On a side note , I have the silver /copper /aluminum I need to start building the 500W water blocks for the pelts.....I should have some more pics soon...
 

enraged78

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BrainEater said:
hmmm.....
Well , these biodegradeable oils break down via oxidization , so oxygen and UV are generally bad.Sealing the tank is a good step , but be aware of pressure changes due to thermal expansion/contraction...In my case the tank is sealed except for a breather valve.

I can tell you : The Midel7131 I've been using has started to oxidize despite my efforts to prevent it.....(It has yellowed a little)....not a big issue really as my lighting is green. ;)

The last thing to be aware of is water....often these oils are highly hydroscopic -I.E. will absorb water from the air....now this isnt an issue electrically , but it can lead to oxidization.

As far as the Little giant pump goes : Great pump for water , but it won't pump cold midel worth a $h^t........I'm trying for below 0 C in ver 2.0 and midel is thick like paint at that temp.....Therefore I'll be using a 'paint mixer' for circulation.....I'd use a peristaltic pump , but they are $$....

On a side note , I have the silver /copper /aluminum I need to start building the 500W water blocks for the pelts.....I should have some more pics soon...

Awesome. Thank you very much for the reply. I spoke to some other transformer engineers about what can make this stuff oxidize this morning, and they basically mirrored what you just told me. They did not know about the UV setting off a reaction, though. I'm going to have to think about a non-UV replacment for the blacklight in the enclosure that I'm using. One thing that they did suggest was a little out there as far as I'm concerned. The transformers we use here also use Luminol TR-i in some of the newer equipment, and the older stuff that has been retro-fitted. The transformers are sealed, but they also have to worry about thermal expansion as you just mentioned. The way they get around this in a transformer is to rely on something called a "Nitrogen Blanket". What they will do is fill the transformer up to its fill level, seal the transformer, use a vacuum to suck the remaining air out, and fill the vacuum with nitrogen. I'm not sure if that kind of deal will be vaible for me. As of right now, the Luminol has not oxidized despite being in direct contact with air for a month. So far, so good. I believe that the oxidation level is rather low for this chemical, so I might be able to fend it off long enough to only change the fluid once a year or so. Water is most DEFINATELY a problem for Luminol. As you suggested, it will use the humidity in the air to complete the oxidation process necessary for it to degrade. This may become a problem in the future, but I will do my best to prevent it. I think a breather cap with some sort of filter should help a little bit. I also pinged the engineers on the possible issue of using Luminol with rubber. According to my coworkers, older transformers used rubber insulation on some electrical lines, and Luminol has been engineered to not interfere with it, so it should work without having to seal the caps with acrylic or conformial coating. I will probably do it anyway just to be safe.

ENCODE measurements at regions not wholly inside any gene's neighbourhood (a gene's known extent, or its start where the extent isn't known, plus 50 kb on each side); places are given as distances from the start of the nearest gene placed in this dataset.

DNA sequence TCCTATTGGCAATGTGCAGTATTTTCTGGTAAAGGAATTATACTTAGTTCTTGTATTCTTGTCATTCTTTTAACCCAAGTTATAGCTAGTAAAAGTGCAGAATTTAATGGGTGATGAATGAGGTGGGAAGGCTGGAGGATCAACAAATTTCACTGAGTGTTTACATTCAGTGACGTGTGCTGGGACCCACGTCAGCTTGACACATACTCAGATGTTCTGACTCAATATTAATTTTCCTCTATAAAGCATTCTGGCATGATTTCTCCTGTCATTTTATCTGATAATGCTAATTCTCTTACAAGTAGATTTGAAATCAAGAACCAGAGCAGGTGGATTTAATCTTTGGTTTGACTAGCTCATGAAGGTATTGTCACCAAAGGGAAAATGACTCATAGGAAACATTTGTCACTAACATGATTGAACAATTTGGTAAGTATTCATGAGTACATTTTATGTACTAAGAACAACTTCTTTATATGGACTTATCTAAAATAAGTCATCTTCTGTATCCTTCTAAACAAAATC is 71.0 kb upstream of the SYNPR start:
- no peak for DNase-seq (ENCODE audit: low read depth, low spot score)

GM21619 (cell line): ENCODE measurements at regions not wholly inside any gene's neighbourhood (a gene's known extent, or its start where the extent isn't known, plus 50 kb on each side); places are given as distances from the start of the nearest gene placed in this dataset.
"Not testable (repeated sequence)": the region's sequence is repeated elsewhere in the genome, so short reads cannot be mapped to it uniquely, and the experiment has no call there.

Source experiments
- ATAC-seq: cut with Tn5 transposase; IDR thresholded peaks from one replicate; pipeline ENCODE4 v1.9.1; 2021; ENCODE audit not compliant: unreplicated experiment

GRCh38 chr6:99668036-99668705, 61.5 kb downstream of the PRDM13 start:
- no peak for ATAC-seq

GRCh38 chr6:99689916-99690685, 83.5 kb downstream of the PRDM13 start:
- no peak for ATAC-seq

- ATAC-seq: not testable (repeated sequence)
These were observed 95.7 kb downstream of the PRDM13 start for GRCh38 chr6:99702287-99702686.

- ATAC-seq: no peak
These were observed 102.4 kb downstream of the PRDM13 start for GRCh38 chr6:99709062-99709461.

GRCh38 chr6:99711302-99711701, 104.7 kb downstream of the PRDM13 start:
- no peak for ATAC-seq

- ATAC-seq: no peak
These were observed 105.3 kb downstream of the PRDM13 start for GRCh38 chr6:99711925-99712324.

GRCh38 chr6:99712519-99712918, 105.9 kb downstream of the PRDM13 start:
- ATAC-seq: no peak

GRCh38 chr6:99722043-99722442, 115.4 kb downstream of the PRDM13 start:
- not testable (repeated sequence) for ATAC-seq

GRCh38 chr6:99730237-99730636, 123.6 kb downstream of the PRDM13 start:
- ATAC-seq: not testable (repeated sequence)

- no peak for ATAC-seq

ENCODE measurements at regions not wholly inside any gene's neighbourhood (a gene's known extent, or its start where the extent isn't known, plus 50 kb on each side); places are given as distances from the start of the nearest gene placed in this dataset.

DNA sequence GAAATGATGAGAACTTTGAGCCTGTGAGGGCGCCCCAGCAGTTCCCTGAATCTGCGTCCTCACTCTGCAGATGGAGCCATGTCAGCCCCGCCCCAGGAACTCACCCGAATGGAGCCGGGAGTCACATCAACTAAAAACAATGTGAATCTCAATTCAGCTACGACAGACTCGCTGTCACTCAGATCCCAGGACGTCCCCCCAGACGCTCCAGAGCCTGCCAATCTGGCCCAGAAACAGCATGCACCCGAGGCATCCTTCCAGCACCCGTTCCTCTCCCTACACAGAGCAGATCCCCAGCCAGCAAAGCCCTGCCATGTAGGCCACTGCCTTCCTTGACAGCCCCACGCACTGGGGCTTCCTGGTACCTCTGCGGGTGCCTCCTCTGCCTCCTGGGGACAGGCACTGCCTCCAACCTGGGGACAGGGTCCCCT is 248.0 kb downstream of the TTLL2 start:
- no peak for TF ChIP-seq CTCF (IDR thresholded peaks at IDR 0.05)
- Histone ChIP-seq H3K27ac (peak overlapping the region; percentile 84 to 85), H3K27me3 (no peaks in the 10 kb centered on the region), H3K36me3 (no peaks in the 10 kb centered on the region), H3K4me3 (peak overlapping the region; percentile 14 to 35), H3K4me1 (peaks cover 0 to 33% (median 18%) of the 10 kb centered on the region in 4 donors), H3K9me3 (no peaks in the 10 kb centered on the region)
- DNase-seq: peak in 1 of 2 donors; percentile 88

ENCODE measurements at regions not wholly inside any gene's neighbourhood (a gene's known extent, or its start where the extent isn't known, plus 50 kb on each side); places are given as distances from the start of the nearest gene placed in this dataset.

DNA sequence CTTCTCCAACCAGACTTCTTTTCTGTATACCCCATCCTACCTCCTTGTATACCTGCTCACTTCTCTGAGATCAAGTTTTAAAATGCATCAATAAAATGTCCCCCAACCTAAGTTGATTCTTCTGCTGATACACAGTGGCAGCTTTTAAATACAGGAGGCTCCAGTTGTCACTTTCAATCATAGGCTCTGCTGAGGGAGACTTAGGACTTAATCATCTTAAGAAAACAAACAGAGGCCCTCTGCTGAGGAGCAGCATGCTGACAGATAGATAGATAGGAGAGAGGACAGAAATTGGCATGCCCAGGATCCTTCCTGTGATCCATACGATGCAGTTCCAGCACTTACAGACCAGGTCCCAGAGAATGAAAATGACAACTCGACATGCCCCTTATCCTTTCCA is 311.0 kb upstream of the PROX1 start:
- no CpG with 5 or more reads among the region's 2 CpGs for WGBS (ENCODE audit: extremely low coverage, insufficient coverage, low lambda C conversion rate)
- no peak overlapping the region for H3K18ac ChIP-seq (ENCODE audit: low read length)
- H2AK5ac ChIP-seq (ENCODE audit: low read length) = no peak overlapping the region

One other thing, I've noticed according to the sheets at Midel, that 7131 becomes extremely viscous at 0 degrees. The Luminol does in fact become more viscous, but certainly not to the degree that Midel does. I'll have to put my Eheim to the test via a trial by fire. We'll see how it goes, I'll keep you all posted. Once my project is done, I'll submit it here and to Kyle.

P.S. - Sounds like ThinkTank 2.0 might have a lot in common with what I'm doing. This should be very interesting.

Matt.
 

BrainEater

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Being as I live in Calgary , (petroCanada's head office is here) , Im going to look into more information on luminol.....

I'll let ya know what I find out.

:D
 

enraged78

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BrainEater said:
Being as I live in Calgary , (petroCanada's head office is here) , Im going to look into more information on luminol.....

I'll let ya know what I find out.